The 3 Integral Components Driving the Future of Transport Connectivity
We are living in an ever-connected world, and that is especially true in 2022.
Thanks to technological advancements and the transition to the Internet of Things, we communicate through robust virtual channels, work remotely, and can receive healthcare at a distance.
The resulting intelligent connection between data, processes, and people is at the core of our mobility as a society and is bound to shape the future of transport. Connectivity can improve the customer experience, optimise transportation, and create new opportunities for economic growth.
Nomad-Digital – the leading transportation IP provider in the UK, explores the various trends and innovations that will revolutionise the future of transport connectivity and ensure the provision of a seamless door-to-door experience:
Connected vehicles aren’t a new technological innovation. From 2017 to 2022, the estimated stock of connected cars in the UK was expected to increase from 4.86 million to 16.65 million, a 242% increase.
What characterises connected vehicles is their connection to an external network, such as a phone, Bluetooth, GPS, or an internal SIM, and, most commonly, the internet – usually through an internal SIM card. That allows you to be connected with your car and communicate with it when you’re not in it, usually through an app on your smartphone. This will enable you to perform several functions, such as connecting to your car’s radio, using in-car assistants such as Amazon Alexa, receiving traffic updates, and even starting your car remotely.
But with technological advancements, the future of connected vehicles is looking brighter than ever. With a 5G-enabled connection, cars will become integrated, entirely related hubs. Vehicle-to-vehicle (V-2-V) connected technology also enables the communication between vehicles to share vital journey information, such as road conditions, traffic, and speed limits.
5G-connected vehicles offer various benefits, including an enhanced consumer experience, improved road safety, maximised fuel economy, and reduced emissions.
Connected vehicle technology is also helping advance public transport. Through fleet management, detailed operational information for both bus and rail can optimise performance and operations, improve traffic, and offer more sustainable mobility.
According to the UK’s Future of Transport programme, real-time data collection and analysis is “driving the development of new modes of travel and new ways to do business”. It is also an integral part of improved transport connectivity, showing UK Transport Vision 2050, an in-depth study mapping out the future of the UK transport system.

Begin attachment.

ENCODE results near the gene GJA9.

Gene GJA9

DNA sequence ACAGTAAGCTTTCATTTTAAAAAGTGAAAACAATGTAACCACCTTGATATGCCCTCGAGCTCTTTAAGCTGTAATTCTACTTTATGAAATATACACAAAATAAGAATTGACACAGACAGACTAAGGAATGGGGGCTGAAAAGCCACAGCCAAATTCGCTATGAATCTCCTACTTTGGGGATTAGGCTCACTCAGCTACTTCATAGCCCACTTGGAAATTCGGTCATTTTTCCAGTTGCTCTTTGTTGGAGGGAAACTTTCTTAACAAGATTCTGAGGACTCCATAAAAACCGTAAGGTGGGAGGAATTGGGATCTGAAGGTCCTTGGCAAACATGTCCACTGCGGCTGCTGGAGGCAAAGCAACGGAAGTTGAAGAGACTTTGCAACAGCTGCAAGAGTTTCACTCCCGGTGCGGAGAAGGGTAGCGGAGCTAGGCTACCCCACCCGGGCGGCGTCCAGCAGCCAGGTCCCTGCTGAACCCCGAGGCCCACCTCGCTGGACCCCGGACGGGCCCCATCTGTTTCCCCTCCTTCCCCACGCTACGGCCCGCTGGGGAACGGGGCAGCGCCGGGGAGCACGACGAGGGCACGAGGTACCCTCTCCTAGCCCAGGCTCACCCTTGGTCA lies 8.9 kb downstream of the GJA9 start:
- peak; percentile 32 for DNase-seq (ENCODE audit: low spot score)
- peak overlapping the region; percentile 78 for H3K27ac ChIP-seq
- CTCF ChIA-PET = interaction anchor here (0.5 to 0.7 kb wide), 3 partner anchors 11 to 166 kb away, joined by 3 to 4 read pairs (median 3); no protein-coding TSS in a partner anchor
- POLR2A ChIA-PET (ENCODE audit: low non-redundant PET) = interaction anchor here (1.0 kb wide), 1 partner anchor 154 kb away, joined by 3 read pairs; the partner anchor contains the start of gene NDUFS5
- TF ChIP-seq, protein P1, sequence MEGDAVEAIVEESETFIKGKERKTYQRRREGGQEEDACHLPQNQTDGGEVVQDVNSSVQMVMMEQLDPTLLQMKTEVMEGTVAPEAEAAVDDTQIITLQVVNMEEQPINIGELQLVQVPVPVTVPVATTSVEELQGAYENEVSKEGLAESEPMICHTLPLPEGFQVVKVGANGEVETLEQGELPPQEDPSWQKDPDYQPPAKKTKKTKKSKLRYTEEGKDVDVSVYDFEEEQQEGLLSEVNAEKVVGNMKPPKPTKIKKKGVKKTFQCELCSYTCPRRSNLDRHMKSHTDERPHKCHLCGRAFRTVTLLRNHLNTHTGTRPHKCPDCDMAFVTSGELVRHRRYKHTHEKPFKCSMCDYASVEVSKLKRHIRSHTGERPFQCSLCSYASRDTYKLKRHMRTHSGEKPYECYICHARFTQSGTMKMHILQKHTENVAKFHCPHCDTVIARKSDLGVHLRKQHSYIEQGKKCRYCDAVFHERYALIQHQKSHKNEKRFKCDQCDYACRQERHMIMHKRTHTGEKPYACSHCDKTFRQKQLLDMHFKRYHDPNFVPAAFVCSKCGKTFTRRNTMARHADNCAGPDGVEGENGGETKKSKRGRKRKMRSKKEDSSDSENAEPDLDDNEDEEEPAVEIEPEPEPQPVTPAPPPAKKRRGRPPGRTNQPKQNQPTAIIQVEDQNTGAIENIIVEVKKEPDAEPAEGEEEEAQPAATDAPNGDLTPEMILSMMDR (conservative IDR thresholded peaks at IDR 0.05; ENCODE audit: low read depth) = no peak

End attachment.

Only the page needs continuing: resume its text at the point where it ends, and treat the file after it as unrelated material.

Real-time data can benefit the public sector and transport industry overall, as well as travellers and maintenance. For example, it can improve road-usage planning, which can help with emissions reductions, and cost savings.
Artificial intelligence and machine learning can also play a significant role in achieving advanced traffic management. As a prime example of connectivity, traffic signals can be adjusted based on real- time traffic data. This data can then be sent to vehicles in traffic, enabling interconnected data sharing and feeding into public transport platforms. That way, cities can manage their mobility ecosystem more efficiently.
Not only that, but machine learning and real-time data collection can aid planning simulations by creating digital twins. Real-time digital counterparts of physical objects can significantly improve traffic management systems.
Based on the UK Transport Vision 2050, the UK has mapped out a pathway to improving transport connectivity, and rail connectivity plans look promising.
By 2025, the European Train Control System (ETCS) level 2 is expected to commence; by 2049, 95% of networks should be connected to the system. ETCS is the central signalling and train control component of the European Rail Traffic Management System. Its purpose is to calculate a safe minimum speed for each train. ETCS level 2 is a radio-based system that monitors signalling and moving authorities in the cab.
By 2030, all trains are expected to have Wi-Fi connectivity and fully developed trackside infrastructure, which will take rail connectivity even further.
Technology is changing the world at the speed of light, and we’re witnessing the evolution of connectivity. The future of transport connectivity is beyond bright, bolstered by real-time data collection, robust transport infrastructure, and advanced transport management systems.
This article was originally published by Nomad Digital.
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